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Unions promise ‘policy of extreme vigilance’ as Night Tube readies to run

Union members have warned that they will be maintaining “a policy of extreme vigilance” as the Night Tube gears up for its launch later today (19 August).

RMT representatives said they will be monitoring issues like safety, security and the impact of running services round the clock on staff.

“The union will also continue to resist any attempts to deliver Night Tube on the cheap,” added Mick Cash, RMT’s general secretary. “Huge logistical challenges in areas like safety, maintenance and engineering will remain under close scrutiny by the union.

“RMT is also conscious of a range of problems with the rolling out of the second tranche of Night Tube services and it is essential that those issues are dealt with through the negotiating machinery and that procedures aren’t dodged in order to hit arbitrary deadlines.”

The union supports the concept of a Night Tube, but was caught in an enduring dispute with London Underground management all throughout last year and even lasting until this May.

“Night Tube is a massive step for London at a time of surging demand for transport services,” Cash continued. “It must not be compromised by under-valuing the staff charged with delivering the service or by the government cuts that are being lined up for the TfL budget.”

The all-night service, which was originally meant to start in September 2015, is hailed as a big step forward for the capital’s transport network. Eight new overnight bus services will also run alongside the Tube operation to complement the Night Tube, ensuring customers have easy options to get home.

The all-night service will begin on the Central and Victoria lines tonight, running every 30 minutes throughout both Friday and Saturday and calling at 51 stations.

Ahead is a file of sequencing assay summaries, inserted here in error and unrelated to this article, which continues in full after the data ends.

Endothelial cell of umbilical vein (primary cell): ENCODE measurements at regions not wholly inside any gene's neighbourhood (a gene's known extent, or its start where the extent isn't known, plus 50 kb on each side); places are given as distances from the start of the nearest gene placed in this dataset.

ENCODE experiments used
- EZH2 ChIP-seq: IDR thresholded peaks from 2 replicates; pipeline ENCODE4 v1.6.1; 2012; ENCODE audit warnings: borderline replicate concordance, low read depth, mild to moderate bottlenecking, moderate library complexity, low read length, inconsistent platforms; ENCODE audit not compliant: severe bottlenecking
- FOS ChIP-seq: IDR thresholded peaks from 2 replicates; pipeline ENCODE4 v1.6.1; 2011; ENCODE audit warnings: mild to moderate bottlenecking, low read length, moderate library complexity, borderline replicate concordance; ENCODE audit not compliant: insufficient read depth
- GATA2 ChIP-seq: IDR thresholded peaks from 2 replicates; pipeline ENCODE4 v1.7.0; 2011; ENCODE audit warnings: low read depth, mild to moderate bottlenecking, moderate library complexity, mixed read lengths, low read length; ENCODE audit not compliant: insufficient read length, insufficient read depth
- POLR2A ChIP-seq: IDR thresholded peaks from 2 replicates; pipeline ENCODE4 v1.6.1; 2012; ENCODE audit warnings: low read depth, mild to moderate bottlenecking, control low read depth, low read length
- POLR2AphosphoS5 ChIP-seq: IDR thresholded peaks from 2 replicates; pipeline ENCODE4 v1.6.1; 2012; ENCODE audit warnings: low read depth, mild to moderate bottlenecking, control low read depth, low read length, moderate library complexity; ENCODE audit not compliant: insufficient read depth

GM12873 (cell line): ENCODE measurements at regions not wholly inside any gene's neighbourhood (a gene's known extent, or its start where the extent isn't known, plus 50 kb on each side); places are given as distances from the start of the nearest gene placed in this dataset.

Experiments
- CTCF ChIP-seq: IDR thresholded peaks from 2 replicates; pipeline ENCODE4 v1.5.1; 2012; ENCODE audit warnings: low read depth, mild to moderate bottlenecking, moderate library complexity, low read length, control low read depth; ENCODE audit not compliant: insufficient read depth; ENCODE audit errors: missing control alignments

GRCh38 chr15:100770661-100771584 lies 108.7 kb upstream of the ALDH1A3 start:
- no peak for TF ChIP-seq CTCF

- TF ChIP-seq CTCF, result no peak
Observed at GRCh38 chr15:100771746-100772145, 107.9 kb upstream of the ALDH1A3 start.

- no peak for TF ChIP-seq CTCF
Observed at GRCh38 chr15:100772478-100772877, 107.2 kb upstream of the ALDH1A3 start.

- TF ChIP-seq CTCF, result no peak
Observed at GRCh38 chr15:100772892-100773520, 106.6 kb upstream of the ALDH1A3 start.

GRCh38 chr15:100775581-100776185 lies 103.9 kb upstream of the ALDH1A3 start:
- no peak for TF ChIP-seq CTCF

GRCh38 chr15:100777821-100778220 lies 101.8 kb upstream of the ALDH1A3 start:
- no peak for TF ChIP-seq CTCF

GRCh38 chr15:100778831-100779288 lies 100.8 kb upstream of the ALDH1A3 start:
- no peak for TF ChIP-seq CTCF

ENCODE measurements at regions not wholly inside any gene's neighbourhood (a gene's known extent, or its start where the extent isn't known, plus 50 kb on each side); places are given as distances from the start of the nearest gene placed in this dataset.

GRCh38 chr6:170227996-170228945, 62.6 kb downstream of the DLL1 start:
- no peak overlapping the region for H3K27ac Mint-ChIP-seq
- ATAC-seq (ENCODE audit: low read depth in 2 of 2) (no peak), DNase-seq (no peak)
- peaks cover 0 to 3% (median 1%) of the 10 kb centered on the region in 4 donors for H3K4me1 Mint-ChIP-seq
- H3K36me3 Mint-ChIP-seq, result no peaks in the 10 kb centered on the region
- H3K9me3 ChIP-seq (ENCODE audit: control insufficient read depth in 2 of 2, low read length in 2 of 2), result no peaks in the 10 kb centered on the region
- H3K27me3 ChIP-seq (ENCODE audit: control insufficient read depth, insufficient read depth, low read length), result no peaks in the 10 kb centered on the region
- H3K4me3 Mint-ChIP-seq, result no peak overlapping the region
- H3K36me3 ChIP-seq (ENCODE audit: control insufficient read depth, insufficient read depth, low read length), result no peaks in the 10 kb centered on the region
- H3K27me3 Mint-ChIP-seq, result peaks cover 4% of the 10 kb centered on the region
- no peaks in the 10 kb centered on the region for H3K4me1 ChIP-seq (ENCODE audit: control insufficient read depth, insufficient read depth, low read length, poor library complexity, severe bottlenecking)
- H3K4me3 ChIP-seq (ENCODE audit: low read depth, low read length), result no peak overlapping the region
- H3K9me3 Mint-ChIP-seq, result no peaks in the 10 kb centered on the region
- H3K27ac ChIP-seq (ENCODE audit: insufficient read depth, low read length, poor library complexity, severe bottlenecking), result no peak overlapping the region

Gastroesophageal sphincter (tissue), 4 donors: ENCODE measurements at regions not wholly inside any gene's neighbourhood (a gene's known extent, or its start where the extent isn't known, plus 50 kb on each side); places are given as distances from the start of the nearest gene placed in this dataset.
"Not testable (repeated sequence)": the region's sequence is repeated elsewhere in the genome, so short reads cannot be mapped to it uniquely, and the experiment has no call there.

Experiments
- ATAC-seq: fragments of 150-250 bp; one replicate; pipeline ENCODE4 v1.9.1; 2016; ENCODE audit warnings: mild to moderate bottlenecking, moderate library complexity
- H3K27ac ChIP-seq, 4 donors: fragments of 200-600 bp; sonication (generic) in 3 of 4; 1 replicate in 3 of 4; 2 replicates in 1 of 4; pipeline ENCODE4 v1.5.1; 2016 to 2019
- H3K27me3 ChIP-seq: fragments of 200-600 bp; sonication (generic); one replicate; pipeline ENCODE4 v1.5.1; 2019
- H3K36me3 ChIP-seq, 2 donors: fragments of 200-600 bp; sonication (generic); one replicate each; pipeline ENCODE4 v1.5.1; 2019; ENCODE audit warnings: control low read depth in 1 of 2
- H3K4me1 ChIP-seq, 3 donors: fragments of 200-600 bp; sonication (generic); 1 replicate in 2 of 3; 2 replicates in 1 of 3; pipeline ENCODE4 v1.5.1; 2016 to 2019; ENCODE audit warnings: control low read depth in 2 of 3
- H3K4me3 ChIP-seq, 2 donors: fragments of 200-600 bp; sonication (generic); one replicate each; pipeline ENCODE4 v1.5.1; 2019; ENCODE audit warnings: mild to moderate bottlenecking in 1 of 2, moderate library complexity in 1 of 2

London mayor Sadiq Khan, who will ride the first Friday evening train today, has confirmed around 100 extra police officers will be deployed to patrol stations and trains overnight as part of a £3.4m investment to strengthen night-time safety across the network.

In advance of the service launching, TfL has also updated its extensive open data API so customers can use travel apps to plan their Night Tube journeys.


(Top image c. Dominic Lipinski, PA Wire)

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Andrew Gwilt   19/08/2016 at 15:18

So the Central & Victoria lines are the 1st 2 lines that will introduce the new night tube service then the Northern, Jubilee, Piccadilly and Bakerloo lines should also introduce the night tube service then if that's successful then the Circle, Hammersmith & City, Metropolitan and District lines will soon have night tube service and then the Waterloo & City line should soon have a night tube service possibly in late 2017 or early 2018 plus extensions for some lines such as the Northern, Central, District, Metropolitan and Piccadilly lines to have the extended night service on all of the routes and the entire London Underground network will be operating not just throughout the day but also operated throughout the night as well.

Jerry Alderson   19/08/2016 at 17:13

I've spent a lot of the past three yerars in Vienna, where they also have a 24-hour metro (U-Bahn) at the weekend and in their case also on Bank Holidays. It has one of the highest per capita riderships in the world. Vienna is a very safe city and there are very few incidents during the night. Vienna is almost totally DOO (not even DCO aka DOO+1) on all of its public transport. Passenger flow is much easier on the London Underground as the Viennese have the advantge of a modern U-Bahn system with wide platforms, walkways, stairs and plenty of lifts plus entrances at each end and no ticket barriers. The platform-train interface is safer as their train shave gap-fillers. (To bring London Underground up to Vienna quality would near-bankrupt London.) Fewer staff are needed at the U-Bahn stations (certainly no-one telling people to mind the gap) but it is patrolled well at night.

Nonsuchmike   26/08/2016 at 11:45

My concern is: with all these U lines going 24/7, when will essential maintenance and repair take place? Currently, these matters are dealt with overnight or over several nights, will future work be carried out with a complete closure of that particular line and (maybe) bussing between stations? Another well thought through strategy from Boris the Bulgar. But I am not a luddite and can see the obvious benefits these hour-extensions bring to all Londoners; will closures therefore be on the "least used" nights, such as a Monday (or whenever)?

Joel   30/09/2016 at 11:45

While Night Tube is great for passengers (as long as it is safe), who is really paying for it. The London Council tax precept payer basically. How much NEW revenue will Night Tube generate, as opposed to people using time-based tickets? The businesses will do well but they're not contributing to the cost - their taxation goes to central government, not to TfL. Night Tube keeps London vibrant but why should I subsidise it? Not the same as paying for libraries, which benefit everyone, same for education. Yes to a safe Night Tube, no to the beneficiaries not paying for it as well.

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